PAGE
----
Mass-produced, fully educated robot scientists working diligently, cheaply, rapidly, and increasingly effectively will ensure that most of what science knows in 2050 will have been discovered by our artificial progeny!

Hans Moravec, Scientist

The next stage of development will lead to superior beings that are not human: they may be part human and part machine or they may be purely machine; they will probably be both. In either case, they will be posthuman.

“The road to our eventual disappearance might be paved not by humanity’s failure but by its success. Progressive self-transformation could change our descendants into something sufficiently different from our present selves to not be human in the sense we use the term now. Such an occurrence would more aptly be termed a pseudo-extinction, since it would not end our lineage. Unlike the saber-toothed tiger and other large mammals that left no descendants when our ancestors drove them to extinction, Homo sapiens would spawn its own successors by fast-forwarding its evolution.”

(from “The Last Human” by Gregory Stock)

Biological evolution was followed by a cultural and technical (r)evolution, which must be measured in terms of tens of thousands, and subsequently in thousands, then hundreds of years, and now, in the age of information technology, perhaps even in decades.

Jos de Mul, Scientist

Exponentially Accelerating Change

Today, in the early years of the 21st century:

  • The speed and power of computers continues to increase at an exponentially accelerating pace.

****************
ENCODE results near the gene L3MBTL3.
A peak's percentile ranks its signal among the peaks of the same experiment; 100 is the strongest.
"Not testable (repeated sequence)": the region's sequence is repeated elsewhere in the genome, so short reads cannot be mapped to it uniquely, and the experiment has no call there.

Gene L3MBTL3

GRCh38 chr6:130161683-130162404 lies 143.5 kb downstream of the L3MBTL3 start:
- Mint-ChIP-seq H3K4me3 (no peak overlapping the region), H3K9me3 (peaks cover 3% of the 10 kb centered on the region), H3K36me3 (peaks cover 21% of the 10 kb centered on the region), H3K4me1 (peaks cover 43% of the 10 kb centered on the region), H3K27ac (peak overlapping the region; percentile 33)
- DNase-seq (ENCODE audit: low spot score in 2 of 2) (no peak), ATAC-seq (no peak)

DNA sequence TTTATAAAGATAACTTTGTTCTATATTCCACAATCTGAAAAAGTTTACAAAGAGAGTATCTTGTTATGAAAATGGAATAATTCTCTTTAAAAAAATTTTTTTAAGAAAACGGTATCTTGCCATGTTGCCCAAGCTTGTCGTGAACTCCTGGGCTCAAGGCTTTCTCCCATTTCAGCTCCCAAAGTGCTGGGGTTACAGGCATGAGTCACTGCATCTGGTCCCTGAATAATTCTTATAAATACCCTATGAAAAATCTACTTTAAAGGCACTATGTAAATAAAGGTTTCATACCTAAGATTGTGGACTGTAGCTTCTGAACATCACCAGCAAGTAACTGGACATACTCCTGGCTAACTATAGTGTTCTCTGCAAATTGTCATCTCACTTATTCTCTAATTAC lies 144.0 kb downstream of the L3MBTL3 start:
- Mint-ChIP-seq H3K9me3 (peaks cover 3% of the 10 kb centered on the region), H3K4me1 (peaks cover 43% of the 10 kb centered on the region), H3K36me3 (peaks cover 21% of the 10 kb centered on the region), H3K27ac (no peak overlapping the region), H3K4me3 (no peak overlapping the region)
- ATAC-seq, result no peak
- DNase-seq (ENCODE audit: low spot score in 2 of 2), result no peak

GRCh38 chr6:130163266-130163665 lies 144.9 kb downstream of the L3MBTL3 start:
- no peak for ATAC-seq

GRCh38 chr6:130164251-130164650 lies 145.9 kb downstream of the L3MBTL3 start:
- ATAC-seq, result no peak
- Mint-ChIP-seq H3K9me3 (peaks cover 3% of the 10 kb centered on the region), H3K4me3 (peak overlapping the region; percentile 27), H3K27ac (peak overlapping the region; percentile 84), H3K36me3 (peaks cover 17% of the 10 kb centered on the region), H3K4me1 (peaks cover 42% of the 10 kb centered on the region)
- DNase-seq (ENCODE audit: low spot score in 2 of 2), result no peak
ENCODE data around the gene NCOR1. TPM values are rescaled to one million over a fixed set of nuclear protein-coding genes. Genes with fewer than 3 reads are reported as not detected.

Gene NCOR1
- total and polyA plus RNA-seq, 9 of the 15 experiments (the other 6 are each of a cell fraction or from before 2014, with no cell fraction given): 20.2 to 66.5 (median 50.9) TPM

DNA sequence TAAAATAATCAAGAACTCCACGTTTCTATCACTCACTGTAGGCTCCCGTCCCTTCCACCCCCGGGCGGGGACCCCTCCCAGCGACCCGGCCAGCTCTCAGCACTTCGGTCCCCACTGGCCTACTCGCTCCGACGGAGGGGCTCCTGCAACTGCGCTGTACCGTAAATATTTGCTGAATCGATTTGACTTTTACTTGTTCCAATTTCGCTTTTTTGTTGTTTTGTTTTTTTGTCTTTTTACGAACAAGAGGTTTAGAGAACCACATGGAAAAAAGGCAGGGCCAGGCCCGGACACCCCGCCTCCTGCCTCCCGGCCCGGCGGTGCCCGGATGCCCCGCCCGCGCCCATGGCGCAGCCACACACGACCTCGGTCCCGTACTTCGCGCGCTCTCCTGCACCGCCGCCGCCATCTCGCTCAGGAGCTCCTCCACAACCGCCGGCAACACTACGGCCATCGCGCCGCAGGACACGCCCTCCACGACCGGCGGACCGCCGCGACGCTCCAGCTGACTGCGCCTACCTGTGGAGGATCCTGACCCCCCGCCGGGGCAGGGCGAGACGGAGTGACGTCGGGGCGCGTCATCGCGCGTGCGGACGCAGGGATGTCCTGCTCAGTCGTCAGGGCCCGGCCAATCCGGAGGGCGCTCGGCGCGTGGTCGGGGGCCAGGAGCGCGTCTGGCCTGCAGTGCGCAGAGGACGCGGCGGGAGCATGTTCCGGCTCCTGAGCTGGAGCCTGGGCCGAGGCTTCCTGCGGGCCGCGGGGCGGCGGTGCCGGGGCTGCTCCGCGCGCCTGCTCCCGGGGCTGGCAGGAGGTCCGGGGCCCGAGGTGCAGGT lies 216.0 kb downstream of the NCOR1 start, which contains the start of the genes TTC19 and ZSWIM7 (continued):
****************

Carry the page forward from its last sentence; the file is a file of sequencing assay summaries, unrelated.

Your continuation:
• Rapid advancements in nanotechnology and the potential for quantum computing continue to startle even experts in the field.
  • The human genome has been 99.99% decoded, an achievement thought nearly impossible just a decade ago.
  • Truly seamless virtual reality and practical artificial intelligence are being discussed in terms of “when”, not “if”.
  • Reverse engineering of the human brain is already underway and could be fully completed within two decades.

A few hundred years ago, progress could be measured century by century. But during the past 50 years, orders of change have begun occurring on the scale of decades. Following this trend to its logical and apparently inevitable conclusion, we can expect to see significant, noticeable and profound changes taking place over the course of just a few years, then within a year, a half year, a month, a week — a day?

Paleontologist Gregory S. Paul and logics systems designer Earl Cox foresee “a hyper shock future, nothing like the contemporary world—nothing like what we humans are used to, or have grown to expect. All the concerns we have today, and all the plans we are making to meet them, will be swept away by the changes that are likely in the next century and those that follow—changes we have thought would take centuries, millennia, or even millions of years to come to pass.” MORE

Experts predict that the next 30 years will see as much progress as the last 140 years; science, technology, and society will be as different in 2033 as today’s world is different from 1863!